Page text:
The Sandia Mountains and Turquoise Trail committees for Albuquerque Fiber Art Fiesta have decided to do just that--to make another subdivision in all the categories for awards. So there are ten more categories, all of which need a professional to enter them.
The AFAF is now open to all fiber artists in the USA--not just members of the supporting guilds. Consequently the Fiesta will be advertising nationally to bring more artists to exhibit. This is really a wonderful idea. The AFAF is a tremendous venue for us to see such a huge range of fiber art and meet fiber artists. The vendors are spectacular with their huge variety of wares that we rarely see in one place all together.
Admittedly I am a little late to put to put my 2¢ in, but I have written about this before. And it may seem self-serving that I, as maybe the only professional who enters the embroidery categories at this point, make this protest. On the other hand, if I am the only person in the categories, maybe I will win more ribbons. Maybe. But this is not my point.
My point is that a person can best improve her skills and creativity by exhibiting against the best there is. If professionals are the best (and separating them out from the amateurs seems to confirm this belief), then the amateurs have no real goals to achieve except to excel as second-best.
A long time ago in a city far away, right after I joined the EGA, I was in an exhibit put on by my chapter, the now disbanded Creative Needlework Chapter in Collingswood, NJ. We were a young, very active chapter who could get nearly 100% participation in a show. The exhibit was held in a large department store that gave us space in some upstairs rooms with glass cases on the walls. We had an embroidery teacher come down from Princeton, I believe, to judge the show. There was no professional category, just original and non-original in the various types of needlework. I was the newest member and really didn’t expect to win anything, but I did original work at that time, almost exclusively. I had entered a needlepoint-covered brick doorstop. It was an ocean scene with crashing surf and beach with sea creatures crawling on it. Someone in my family still has that brick. I was delighted with it, but I knew that I still hadn’t mastered the medium.
A woman by the name of Sherry London was also in the chapter and she was a professional. She had published a book and she had designed several kits that sold at least locally. Her needlepoint was of a lion with a mane of bullion knots. It was cute thing. She won. I was not disappointed (there were no second and third prizes--only best in category), but I had several women come up an actually apologize to me about my “loss.” They felt that I should have won just so that I would be encouraged to keep working originally. My work was good, but in a show where technique counted for three points and originality counted only for two, Sherry was bound to win. I did not begrudge her the win. But she never beat me again. Second best should not win: only the best should. It was a valuable lesson to me.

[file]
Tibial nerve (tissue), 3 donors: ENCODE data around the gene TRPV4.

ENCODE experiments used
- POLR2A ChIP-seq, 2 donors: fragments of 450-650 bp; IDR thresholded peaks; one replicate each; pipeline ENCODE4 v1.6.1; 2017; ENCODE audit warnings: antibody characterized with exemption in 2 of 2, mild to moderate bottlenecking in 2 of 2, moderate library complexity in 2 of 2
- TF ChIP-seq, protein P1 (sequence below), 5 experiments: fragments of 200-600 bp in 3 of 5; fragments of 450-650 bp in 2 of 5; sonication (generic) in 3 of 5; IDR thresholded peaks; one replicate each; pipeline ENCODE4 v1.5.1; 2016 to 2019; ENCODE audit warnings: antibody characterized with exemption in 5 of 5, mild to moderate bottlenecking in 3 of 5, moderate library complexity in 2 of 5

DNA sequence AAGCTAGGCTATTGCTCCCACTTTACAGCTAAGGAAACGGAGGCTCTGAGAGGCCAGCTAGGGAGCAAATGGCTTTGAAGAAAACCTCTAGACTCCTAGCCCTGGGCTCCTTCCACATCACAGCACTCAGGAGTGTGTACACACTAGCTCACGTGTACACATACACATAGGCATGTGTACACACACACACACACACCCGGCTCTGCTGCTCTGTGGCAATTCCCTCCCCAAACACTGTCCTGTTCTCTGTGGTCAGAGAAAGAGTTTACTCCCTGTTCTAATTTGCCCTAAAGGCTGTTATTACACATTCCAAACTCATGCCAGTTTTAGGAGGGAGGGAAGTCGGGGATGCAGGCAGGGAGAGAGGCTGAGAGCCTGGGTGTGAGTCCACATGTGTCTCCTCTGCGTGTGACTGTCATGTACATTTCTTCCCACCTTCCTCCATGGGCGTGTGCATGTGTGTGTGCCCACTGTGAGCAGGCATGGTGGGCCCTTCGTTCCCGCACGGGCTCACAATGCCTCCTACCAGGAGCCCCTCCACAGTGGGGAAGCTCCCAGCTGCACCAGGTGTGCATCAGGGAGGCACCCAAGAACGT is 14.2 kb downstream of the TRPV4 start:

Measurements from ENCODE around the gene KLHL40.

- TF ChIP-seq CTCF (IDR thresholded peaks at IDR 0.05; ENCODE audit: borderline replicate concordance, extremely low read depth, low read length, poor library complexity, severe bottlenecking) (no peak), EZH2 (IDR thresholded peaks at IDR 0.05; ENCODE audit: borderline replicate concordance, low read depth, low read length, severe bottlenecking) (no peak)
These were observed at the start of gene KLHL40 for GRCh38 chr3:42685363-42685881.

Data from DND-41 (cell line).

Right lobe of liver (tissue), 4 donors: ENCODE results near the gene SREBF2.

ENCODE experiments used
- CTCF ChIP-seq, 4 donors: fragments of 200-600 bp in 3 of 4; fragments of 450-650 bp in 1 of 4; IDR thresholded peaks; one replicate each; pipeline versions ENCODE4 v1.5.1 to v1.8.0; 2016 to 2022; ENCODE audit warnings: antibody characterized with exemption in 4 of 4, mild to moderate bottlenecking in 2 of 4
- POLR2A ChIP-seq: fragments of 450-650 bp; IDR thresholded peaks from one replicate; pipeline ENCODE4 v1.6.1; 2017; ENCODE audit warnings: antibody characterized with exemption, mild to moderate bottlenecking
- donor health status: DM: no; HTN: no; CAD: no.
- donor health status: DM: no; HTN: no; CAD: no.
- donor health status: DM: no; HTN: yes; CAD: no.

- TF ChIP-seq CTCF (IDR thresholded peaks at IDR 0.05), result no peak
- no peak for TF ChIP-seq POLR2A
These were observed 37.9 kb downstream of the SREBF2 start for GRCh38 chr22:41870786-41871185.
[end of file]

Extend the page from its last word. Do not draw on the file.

I know as a professional that I cannot devote the time to stitching that an amateur can. In the past year I have been writing classes and my embroidery output has dropped enormously. Everyone needs to practice to keep up skills for exhibiting. In the last Fiesta I did not win three blue ribbons for my three entries. An amateur has every opportunity to study as much as a professional, to work as hard as a professional, and to practice hard. What is magic about that? What is the difference? I personally know of several people right here in Albuquerque who are better at some needlework skills than I am. The way to win blue ribbons is not to exclude people who may be better than I am from the categories, but to include them, so I can hone my skills for next time and bring home the blue!